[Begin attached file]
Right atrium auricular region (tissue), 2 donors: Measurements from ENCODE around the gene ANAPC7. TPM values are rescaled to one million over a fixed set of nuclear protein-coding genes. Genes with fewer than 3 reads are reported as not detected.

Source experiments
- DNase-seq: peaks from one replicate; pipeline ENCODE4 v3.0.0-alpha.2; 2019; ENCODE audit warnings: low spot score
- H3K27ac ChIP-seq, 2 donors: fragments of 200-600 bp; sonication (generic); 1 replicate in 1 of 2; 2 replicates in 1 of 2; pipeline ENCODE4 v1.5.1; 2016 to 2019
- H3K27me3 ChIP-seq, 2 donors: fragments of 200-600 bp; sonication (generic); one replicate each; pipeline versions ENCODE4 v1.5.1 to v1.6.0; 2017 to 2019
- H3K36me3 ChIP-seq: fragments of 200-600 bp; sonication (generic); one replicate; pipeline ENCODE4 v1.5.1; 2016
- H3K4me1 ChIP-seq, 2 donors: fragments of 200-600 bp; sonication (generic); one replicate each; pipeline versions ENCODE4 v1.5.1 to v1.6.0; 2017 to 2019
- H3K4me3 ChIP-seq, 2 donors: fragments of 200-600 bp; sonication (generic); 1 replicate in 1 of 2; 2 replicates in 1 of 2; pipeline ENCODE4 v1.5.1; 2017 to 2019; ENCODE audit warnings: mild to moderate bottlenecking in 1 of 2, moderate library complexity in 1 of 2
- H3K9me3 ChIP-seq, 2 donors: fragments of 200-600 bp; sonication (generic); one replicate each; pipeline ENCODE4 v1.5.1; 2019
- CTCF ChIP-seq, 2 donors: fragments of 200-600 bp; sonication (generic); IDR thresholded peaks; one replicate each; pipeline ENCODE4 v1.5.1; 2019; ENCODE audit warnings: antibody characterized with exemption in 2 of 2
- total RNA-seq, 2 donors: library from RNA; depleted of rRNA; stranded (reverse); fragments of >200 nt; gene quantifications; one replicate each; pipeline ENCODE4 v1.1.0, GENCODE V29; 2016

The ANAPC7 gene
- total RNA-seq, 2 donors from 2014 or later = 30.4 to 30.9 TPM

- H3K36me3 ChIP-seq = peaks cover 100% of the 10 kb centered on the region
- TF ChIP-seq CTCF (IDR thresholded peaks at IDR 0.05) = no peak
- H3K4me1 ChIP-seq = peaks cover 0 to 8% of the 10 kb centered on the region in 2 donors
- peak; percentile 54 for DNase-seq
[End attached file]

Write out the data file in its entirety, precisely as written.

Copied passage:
Right atrium auricular region (tissue), 2 donors: Measurements from ENCODE around the gene ANAPC7. TPM values are rescaled to one million over a fixed set of nuclear protein-coding genes. Genes with fewer than 3 reads are reported as not detected.

Source experiments
- DNase-seq: peaks from one replicate; pipeline ENCODE4 v3.0.0-alpha.2; 2019; ENCODE audit warnings: low spot score
- H3K27ac ChIP-seq, 2 donors: fragments of 200-600 bp; sonication (generic); 1 replicate in 1 of 2; 2 replicates in 1 of 2; pipeline ENCODE4 v1.5.1; 2016 to 2019
- H3K27me3 ChIP-seq, 2 donors: fragments of 200-600 bp; sonication (generic); one replicate each; pipeline versions ENCODE4 v1.5.1 to v1.6.0; 2017 to 2019
- H3K36me3 ChIP-seq: fragments of 200-600 bp; sonication (generic); one replicate; pipeline ENCODE4 v1.5.1; 2016
- H3K4me1 ChIP-seq, 2 donors: fragments of 200-600 bp; sonication (generic); one replicate each; pipeline versions ENCODE4 v1.5.1 to v1.6.0; 2017 to 2019
- H3K4me3 ChIP-seq, 2 donors: fragments of 200-600 bp; sonication (generic); 1 replicate in 1 of 2; 2 replicates in 1 of 2; pipeline ENCODE4 v1.5.1; 2017 to 2019; ENCODE audit warnings: mild to moderate bottlenecking in 1 of 2, moderate library complexity in 1 of 2
- H3K9me3 ChIP-seq, 2 donors: fragments of 200-600 bp; sonication (generic); one replicate each; pipeline ENCODE4 v1.5.1; 2019
- CTCF ChIP-seq, 2 donors: fragments of 200-600 bp; sonication (generic); IDR thresholded peaks; one replicate each; pipeline ENCODE4 v1.5.1; 2019; ENCODE audit warnings: antibody characterized with exemption in 2 of 2
- total RNA-seq, 2 donors: library from RNA; depleted of rRNA; stranded (reverse); fragments of >200 nt; gene quantifications; one replicate each; pipeline ENCODE4 v1.1.0, GENCODE V29; 2016

The ANAPC7 gene
- total RNA-seq, 2 donors from 2014 or later = 30.4 to 30.9 TPM

- H3K36me3 ChIP-seq = peaks cover 100% of the 10 kb centered on the region
- TF ChIP-seq CTCF (IDR thresholded peaks at IDR 0.05) = no peak
- H3K4me1 ChIP-seq = peaks cover 0 to 8% of the 10 kb centered on the region in 2 donors
- peak; percentile 54 for DNase-seq